Canada end of risky journey

CBC News first met Omar, along with his friend Abdikadir Ahmed Omar, in February 2017 in Mexico City.

The pair was escaping death threats in Somalia and a refugee camp in Kenya, and their goal was to get around the U.S. travel ban and into Canada. 

"For me, U.S.A. is not an option," Abdikadir Omar said at the time. "They're against immigrants, refugees, and especially someone like me — who is a Muslim, who is black, who is Somali."

The two men jumped the fence at Tijuana and were immediately arrested by heavily armed border patrol agents. They spent two months in a detention centre near San Diego but continued their journey north after their release.

On Canada Day long weekend in 2017, they walked over the border into Manitoba and got a very different reception. Their first stop after being released from the port-of-entry in Emerson was a temporary reception centre in the border town of Gretna, population 500.

The community embraced them, they said, inviting them to soccer games and community gatherings.

"The first day, I felt like no one cares if I am from Somalia or from wherever, or who is my race or what is my religion," Abdikadir Omar said at the time. "They care … that I am a human person, I am a human being, and they respect that."

A non-profit agency helped them file their refugee applications and get settled in a Winnipeg apartment.

Their IRB hearings were originally scheduled for September 2017, but were postponed for almost a year because the board was swamped with new and legacy cases.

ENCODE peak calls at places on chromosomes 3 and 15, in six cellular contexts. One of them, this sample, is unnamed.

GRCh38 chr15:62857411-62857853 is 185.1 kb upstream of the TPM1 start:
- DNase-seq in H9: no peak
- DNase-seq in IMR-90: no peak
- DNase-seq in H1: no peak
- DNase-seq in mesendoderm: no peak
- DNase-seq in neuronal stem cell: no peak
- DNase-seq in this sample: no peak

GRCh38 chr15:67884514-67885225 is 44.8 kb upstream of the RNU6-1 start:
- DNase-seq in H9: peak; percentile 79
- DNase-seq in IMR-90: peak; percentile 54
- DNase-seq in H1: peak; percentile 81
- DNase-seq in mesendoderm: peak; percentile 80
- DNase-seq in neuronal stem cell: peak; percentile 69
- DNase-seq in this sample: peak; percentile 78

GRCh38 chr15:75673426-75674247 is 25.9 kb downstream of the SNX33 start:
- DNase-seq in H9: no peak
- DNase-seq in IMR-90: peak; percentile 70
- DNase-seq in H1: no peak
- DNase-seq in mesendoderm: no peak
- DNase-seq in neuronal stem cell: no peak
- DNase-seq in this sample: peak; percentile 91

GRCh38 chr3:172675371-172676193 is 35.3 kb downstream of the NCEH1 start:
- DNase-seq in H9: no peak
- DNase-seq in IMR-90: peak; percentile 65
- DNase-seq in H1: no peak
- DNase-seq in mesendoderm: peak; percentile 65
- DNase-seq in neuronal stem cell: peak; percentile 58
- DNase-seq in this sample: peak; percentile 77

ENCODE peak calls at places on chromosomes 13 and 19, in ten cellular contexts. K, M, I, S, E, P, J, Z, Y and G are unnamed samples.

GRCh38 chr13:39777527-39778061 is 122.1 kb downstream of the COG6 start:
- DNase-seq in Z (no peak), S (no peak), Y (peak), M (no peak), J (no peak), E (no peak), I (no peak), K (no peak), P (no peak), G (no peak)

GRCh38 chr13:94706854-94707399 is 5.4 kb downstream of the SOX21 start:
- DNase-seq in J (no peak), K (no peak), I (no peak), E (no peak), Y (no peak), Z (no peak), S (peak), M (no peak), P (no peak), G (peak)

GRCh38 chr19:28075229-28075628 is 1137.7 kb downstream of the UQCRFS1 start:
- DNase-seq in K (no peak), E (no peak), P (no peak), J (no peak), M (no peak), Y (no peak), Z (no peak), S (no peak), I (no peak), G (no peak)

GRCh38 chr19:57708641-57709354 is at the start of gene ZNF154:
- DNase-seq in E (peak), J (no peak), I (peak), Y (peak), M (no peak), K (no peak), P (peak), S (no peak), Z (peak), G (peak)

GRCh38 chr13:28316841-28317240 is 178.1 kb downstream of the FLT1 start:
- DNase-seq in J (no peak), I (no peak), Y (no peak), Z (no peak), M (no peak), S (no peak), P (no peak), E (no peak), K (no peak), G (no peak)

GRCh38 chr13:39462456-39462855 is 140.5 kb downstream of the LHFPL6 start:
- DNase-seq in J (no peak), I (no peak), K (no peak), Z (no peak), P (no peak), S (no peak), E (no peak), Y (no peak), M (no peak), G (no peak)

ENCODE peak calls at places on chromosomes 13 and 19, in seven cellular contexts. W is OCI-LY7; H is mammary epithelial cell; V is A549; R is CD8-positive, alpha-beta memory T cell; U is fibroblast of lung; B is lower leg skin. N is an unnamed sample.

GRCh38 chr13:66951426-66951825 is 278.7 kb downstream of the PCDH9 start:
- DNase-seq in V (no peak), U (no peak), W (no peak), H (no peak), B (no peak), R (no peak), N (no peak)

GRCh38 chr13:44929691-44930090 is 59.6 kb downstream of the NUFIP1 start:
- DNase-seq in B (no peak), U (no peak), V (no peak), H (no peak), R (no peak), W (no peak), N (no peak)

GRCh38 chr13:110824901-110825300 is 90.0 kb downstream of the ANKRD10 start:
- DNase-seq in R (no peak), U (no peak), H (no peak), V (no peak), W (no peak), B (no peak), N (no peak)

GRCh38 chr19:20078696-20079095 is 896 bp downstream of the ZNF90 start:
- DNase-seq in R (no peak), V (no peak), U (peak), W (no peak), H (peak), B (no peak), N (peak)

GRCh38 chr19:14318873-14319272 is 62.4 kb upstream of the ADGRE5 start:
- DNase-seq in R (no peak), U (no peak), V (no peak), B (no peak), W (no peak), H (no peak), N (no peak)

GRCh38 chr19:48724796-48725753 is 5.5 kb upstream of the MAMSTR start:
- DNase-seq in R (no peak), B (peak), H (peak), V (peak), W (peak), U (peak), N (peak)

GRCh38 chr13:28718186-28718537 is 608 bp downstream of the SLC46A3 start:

Frustrated and unable to find stable, good-paying jobs in Winnipeg, they moved to Alberta. Now Guled Omar is working in construction in Red Deer.

"I work seven days, 12 hours a day. I work hard to provide for my wife and my family, and that's what I'm living for — to support the country and pay the tax as a Canadian citizen," he said. "The future of my family depends on my future."

Abdikadir Ahmed Omar is currently working 12-hour shifts in Alberta's oilpatch, earning money to support his family as he awaits his refugee board hearing, scheduled for August. (Provided by Abdikadir Ahmed Omar)

Meanwhile, Abdikadir Omar is working in the oilpatch and plans to study engineering. "I have a social sciences degree and there are not a lot of jobs like that in Canada. I can't be labourer, the bottom of food chain, forever."

But he's still anxiously awaiting his IRB hearing, scheduled for next month, and hopes it won't be postponed again.